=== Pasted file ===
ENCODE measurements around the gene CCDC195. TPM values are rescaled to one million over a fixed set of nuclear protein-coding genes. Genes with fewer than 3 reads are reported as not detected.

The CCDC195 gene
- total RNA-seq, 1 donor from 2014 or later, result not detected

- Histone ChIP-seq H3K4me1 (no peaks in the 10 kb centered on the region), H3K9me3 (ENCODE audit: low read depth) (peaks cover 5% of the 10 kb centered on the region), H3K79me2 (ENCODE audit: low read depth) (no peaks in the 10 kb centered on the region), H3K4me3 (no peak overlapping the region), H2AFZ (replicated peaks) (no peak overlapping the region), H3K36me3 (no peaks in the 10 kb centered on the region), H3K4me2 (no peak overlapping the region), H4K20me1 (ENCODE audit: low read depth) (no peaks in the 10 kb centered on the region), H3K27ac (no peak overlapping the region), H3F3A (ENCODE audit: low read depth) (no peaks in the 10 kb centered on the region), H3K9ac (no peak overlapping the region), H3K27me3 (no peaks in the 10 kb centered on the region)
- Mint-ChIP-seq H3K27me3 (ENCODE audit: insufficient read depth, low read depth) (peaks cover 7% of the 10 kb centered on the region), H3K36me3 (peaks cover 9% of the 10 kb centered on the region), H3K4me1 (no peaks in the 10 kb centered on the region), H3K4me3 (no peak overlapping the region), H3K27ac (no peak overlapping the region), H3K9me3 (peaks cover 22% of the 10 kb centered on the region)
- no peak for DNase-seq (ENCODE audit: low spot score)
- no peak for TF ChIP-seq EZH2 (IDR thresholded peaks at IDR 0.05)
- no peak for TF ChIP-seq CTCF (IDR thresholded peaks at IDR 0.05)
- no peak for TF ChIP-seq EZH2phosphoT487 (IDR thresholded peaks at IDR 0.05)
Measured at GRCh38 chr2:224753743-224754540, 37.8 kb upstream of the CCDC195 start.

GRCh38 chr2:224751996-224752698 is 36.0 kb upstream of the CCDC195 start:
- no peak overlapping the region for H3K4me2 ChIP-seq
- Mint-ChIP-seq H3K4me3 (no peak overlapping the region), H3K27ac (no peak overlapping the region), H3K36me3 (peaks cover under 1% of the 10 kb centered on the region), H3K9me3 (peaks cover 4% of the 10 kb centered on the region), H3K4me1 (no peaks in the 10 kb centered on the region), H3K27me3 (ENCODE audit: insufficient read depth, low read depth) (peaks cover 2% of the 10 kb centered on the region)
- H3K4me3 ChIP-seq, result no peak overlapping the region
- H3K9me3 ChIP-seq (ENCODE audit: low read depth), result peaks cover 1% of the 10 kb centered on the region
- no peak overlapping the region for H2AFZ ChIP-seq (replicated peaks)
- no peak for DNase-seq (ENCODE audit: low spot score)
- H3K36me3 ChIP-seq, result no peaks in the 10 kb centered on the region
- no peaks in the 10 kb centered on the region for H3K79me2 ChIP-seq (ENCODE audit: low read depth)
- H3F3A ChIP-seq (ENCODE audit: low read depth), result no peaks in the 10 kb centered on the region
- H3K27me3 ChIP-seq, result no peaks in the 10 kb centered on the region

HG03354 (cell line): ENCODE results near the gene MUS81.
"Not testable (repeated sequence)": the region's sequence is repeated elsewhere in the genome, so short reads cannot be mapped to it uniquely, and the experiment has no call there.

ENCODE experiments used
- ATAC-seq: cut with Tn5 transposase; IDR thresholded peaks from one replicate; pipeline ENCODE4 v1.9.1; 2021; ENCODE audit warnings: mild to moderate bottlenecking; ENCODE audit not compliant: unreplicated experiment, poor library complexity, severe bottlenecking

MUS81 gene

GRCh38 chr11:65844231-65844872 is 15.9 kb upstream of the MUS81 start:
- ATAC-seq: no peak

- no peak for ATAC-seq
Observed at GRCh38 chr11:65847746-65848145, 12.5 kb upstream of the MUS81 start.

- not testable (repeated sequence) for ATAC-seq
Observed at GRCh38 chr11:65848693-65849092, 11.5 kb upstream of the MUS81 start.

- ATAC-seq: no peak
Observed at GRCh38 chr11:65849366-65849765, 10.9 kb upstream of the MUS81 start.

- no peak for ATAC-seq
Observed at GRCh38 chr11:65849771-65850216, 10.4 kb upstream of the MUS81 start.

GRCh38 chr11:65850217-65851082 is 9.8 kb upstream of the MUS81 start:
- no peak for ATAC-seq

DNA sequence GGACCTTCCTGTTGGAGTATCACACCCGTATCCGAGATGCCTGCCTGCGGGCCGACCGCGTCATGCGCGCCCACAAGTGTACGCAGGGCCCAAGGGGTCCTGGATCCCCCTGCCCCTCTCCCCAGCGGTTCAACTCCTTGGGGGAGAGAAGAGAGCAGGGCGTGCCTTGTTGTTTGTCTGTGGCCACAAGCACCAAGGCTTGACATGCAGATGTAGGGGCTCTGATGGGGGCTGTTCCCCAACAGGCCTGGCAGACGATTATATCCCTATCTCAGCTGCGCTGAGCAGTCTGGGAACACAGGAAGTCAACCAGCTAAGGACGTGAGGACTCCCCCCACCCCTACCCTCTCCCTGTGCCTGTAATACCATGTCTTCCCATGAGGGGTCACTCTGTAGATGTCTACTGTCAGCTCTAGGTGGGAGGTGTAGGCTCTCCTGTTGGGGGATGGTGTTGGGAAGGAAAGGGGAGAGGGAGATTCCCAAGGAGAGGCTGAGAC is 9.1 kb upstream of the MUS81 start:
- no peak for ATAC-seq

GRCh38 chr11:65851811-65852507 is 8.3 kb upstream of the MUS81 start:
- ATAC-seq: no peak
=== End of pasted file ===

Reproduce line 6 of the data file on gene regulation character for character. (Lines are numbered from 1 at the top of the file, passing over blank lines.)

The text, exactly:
- no peak for DNase-seq (ENCODE audit: low spot score)